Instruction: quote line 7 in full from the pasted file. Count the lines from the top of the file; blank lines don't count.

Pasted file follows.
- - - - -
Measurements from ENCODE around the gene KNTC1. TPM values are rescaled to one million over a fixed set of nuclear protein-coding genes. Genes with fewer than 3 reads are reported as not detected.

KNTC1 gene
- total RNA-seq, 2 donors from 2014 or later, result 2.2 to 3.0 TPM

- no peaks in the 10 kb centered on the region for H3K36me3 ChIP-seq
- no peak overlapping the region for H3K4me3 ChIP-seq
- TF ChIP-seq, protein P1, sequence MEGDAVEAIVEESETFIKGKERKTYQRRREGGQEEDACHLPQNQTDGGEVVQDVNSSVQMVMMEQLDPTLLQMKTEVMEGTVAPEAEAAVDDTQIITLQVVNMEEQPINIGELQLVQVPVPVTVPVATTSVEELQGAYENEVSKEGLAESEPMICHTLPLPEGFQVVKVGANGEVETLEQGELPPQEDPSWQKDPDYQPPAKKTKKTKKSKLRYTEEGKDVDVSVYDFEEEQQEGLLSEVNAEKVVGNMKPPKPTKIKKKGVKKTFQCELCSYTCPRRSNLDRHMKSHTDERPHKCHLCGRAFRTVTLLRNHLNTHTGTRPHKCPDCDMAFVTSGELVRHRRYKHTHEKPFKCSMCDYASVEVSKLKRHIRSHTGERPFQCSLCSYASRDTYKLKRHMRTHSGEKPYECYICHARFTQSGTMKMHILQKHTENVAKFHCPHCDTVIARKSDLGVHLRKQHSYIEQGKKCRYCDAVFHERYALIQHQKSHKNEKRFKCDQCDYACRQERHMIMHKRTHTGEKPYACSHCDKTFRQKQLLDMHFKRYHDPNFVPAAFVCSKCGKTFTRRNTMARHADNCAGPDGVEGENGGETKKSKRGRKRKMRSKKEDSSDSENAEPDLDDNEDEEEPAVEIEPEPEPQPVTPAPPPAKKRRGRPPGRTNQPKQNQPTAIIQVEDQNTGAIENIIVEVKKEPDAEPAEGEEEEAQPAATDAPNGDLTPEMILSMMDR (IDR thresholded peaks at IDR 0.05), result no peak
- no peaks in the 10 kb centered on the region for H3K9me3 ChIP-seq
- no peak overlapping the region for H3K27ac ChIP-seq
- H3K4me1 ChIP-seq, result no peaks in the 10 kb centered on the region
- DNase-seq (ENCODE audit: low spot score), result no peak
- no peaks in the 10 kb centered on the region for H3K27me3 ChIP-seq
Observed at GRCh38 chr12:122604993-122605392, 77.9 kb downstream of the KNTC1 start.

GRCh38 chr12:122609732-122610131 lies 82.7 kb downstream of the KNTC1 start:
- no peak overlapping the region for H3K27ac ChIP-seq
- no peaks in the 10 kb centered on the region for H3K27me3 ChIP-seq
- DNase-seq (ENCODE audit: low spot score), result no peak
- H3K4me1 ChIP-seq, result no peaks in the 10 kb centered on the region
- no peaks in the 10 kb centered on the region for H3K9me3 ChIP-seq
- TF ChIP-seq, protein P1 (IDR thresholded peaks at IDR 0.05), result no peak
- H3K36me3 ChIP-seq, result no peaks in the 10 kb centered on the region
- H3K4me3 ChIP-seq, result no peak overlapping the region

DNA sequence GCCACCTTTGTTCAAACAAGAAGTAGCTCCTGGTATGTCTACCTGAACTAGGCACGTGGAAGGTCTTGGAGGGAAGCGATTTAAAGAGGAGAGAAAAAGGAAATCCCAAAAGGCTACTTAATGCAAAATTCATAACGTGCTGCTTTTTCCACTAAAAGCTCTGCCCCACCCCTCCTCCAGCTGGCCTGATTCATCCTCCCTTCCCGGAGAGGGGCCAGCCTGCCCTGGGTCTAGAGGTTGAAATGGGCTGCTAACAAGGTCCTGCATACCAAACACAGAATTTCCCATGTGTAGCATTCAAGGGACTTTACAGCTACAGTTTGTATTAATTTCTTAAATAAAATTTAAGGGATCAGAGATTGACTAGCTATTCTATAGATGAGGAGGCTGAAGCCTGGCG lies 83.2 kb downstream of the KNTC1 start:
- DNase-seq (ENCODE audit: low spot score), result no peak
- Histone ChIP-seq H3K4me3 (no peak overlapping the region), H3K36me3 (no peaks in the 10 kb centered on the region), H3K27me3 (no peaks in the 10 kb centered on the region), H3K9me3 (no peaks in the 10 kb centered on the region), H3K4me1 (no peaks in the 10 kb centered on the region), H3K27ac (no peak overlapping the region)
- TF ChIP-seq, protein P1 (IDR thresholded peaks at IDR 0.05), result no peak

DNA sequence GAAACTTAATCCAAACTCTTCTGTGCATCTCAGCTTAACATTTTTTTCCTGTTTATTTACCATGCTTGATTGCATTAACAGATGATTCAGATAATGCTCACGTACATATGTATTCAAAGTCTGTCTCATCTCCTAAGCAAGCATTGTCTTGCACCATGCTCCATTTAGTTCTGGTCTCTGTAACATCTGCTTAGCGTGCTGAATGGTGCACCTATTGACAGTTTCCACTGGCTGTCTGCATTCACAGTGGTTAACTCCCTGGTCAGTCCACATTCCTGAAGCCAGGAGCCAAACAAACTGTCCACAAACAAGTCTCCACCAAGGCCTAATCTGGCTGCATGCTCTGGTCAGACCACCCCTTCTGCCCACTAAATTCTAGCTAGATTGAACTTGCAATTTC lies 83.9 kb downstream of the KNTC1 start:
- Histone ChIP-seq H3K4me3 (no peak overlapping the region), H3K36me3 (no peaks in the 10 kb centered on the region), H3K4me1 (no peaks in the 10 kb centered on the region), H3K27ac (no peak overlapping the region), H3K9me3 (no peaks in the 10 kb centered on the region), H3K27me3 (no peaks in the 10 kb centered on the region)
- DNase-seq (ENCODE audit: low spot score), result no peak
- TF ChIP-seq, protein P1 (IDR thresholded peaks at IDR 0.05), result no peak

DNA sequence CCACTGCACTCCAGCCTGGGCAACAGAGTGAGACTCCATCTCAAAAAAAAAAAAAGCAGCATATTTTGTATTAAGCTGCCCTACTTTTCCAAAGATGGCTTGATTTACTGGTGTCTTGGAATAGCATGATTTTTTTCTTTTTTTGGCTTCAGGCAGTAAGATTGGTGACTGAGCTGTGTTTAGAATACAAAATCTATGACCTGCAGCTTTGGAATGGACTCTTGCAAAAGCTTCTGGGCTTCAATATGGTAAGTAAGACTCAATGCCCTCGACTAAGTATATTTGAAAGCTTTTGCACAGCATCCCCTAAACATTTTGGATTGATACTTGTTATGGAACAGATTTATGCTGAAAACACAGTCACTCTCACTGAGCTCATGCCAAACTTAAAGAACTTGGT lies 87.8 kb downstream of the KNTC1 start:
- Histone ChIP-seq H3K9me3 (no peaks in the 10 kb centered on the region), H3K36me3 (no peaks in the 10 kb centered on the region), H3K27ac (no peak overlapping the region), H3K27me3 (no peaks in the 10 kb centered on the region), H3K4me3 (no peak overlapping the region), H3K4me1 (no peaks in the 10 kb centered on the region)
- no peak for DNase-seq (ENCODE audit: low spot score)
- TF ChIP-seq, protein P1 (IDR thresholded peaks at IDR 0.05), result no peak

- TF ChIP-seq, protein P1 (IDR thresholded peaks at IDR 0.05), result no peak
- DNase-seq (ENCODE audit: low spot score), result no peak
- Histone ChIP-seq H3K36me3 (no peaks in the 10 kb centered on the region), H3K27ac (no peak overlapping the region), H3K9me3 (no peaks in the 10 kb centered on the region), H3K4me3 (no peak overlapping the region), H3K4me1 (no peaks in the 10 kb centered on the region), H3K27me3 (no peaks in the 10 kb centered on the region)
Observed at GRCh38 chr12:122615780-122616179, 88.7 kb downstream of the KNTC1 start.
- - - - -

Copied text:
- no peaks in the 10 kb centered on the region for H3K9me3 ChIP-seq